Assailant was missed during DNA canvass
Over the course of a few days, 100 farm workers on five Elgin County farms went through a similar experience and, like Logan, 96 provided DNA samples, while four refused.
At no time was Logan or any of the 99 other migrant workers offered a phone, the adjudicator noted, “to call a lawyer, or anyone else for that matter, to discuss the police request.”
“There is no evidence that the OPP considered the barriers facing the migrant workers in exercising this right to counsel, such as the likelihood of migrant workers having access to a telephone, their level of education and language skills, and the fear they may have in exercising this right.”
What’s more, the tribunal said, many of the men who were canvassed for their DNA “obviously” did not match the suspect’s description.
“There is evidence, discussed above, of migrant workers who were asked for a DNA sample even though they were far too short, too heavy, too old, and/or had too much facial hair, to reasonably match the description,” the adjudicator wrote, noting one of the men canvassed was only 5-foot-2, East Indian, weighed 100 pounds, and had long black hair and a goatee.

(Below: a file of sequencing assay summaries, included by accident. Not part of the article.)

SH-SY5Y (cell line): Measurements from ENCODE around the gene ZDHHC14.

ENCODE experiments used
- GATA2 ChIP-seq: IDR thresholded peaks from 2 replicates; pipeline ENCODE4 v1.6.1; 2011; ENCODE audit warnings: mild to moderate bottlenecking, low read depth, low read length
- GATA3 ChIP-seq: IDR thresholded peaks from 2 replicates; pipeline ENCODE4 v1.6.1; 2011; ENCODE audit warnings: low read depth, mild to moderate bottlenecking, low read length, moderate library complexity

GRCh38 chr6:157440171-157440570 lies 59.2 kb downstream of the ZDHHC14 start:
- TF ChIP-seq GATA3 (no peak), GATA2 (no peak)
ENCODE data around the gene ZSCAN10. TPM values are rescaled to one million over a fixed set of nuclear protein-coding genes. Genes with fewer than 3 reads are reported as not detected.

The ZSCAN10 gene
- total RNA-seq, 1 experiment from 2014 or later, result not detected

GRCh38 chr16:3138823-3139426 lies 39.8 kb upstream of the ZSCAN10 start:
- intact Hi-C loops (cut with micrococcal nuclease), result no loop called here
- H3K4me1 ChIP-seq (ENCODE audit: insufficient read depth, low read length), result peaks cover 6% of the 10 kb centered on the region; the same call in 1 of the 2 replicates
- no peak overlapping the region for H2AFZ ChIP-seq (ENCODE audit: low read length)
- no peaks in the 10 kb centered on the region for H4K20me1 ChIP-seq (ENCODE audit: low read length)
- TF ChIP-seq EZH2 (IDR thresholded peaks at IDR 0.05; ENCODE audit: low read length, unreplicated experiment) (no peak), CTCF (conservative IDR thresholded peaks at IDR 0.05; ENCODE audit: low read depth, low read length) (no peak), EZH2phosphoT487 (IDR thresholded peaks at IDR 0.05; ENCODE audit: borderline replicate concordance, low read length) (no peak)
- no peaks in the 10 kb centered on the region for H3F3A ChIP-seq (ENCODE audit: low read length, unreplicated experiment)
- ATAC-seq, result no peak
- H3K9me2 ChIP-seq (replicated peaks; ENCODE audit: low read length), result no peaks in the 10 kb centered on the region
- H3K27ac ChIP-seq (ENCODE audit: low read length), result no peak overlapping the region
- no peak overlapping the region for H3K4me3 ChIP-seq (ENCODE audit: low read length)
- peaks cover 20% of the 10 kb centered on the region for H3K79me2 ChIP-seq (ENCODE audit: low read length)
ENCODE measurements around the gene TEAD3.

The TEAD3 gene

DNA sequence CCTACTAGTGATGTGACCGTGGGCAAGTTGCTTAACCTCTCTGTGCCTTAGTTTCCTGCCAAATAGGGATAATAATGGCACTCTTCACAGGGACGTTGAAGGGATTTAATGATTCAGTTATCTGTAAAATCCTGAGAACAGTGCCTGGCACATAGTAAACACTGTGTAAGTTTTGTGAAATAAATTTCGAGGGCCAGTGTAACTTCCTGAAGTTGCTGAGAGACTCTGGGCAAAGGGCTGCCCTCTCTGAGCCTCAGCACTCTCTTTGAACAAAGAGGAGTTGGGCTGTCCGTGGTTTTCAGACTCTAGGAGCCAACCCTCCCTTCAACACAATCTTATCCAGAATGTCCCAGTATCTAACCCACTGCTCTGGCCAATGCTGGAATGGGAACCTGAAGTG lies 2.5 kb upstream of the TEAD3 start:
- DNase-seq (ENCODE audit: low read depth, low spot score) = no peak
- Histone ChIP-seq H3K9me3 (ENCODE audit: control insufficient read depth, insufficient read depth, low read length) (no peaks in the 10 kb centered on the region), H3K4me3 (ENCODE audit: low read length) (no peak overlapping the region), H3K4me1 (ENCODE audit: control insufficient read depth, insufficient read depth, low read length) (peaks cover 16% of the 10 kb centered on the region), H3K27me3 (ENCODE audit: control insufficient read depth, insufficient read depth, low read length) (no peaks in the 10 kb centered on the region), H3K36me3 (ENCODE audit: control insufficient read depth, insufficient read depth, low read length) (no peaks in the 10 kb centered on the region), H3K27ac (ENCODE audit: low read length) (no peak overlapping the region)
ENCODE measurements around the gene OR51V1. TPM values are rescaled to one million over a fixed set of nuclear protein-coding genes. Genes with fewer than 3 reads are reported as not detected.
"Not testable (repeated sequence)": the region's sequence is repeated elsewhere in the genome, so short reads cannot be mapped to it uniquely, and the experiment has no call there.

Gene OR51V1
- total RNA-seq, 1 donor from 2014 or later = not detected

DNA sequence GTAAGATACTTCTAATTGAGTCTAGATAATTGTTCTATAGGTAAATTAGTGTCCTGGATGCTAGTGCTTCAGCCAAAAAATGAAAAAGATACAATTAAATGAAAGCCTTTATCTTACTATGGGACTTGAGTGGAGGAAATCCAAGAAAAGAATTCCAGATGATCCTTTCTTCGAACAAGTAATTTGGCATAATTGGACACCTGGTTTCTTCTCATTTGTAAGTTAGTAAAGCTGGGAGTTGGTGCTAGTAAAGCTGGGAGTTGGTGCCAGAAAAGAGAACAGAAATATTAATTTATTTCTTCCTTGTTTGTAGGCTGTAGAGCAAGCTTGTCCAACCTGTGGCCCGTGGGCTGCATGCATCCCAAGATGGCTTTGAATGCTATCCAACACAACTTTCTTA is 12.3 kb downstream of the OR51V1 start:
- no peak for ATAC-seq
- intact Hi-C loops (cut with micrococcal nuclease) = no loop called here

In the end, the report notes, none of the DNA samples that police collected matched what was found at the crime scene and police “somehow missed the assailant during the DNA canvass on the first farm.”
SWAP system ‘rotten to its core,’ say advocates
It wasn’t until November 2013 that police arrested Henry Cooper, who pleaded guilty to sexual assault with a weapon, forcible confinement and uttering death threats, and was sentenced to seven years in prison. The decision notes that police obtained Cooper’s DNA “without his consent” by picking up a pop can, pizza slice tray and a napkin he had discarded.
Logan had asked the tribunal for $30,000 in compensation for his treatment at the hands of police. The OPP argued he should get no more than $2,000. The tribunal awarded him $7,500 for “injury to dignity, feelings and self-respect.”
While advocates for the workers consider the human rights ruling a victory, Chris Ramsaroop, who’s with the group Justice For Migrant Workers (Justicia for Migrant Workers, J4MW), said he wouldn’t be surprised if it were to happen again.
“This is not about one employer. This is not about a few police officers engaging in egregious behaviour. The entire system is rotten to its core and we need to have fundamental changes.”
It’s why the group and their lawyer will be at the Ontario Human Rights Tribunal again in November, to set a date for a hearing to force the OPP to create a set of policies for how officers deal with migrant workers and the precarious legal and economic position they find themselves in while participating in SAWP.
“It’s about us as a society standing up, and condemning police and ending overreach,” Ramsaroop said. “We need to develop strong public policies with migrant workers’ participation and development of the decision.”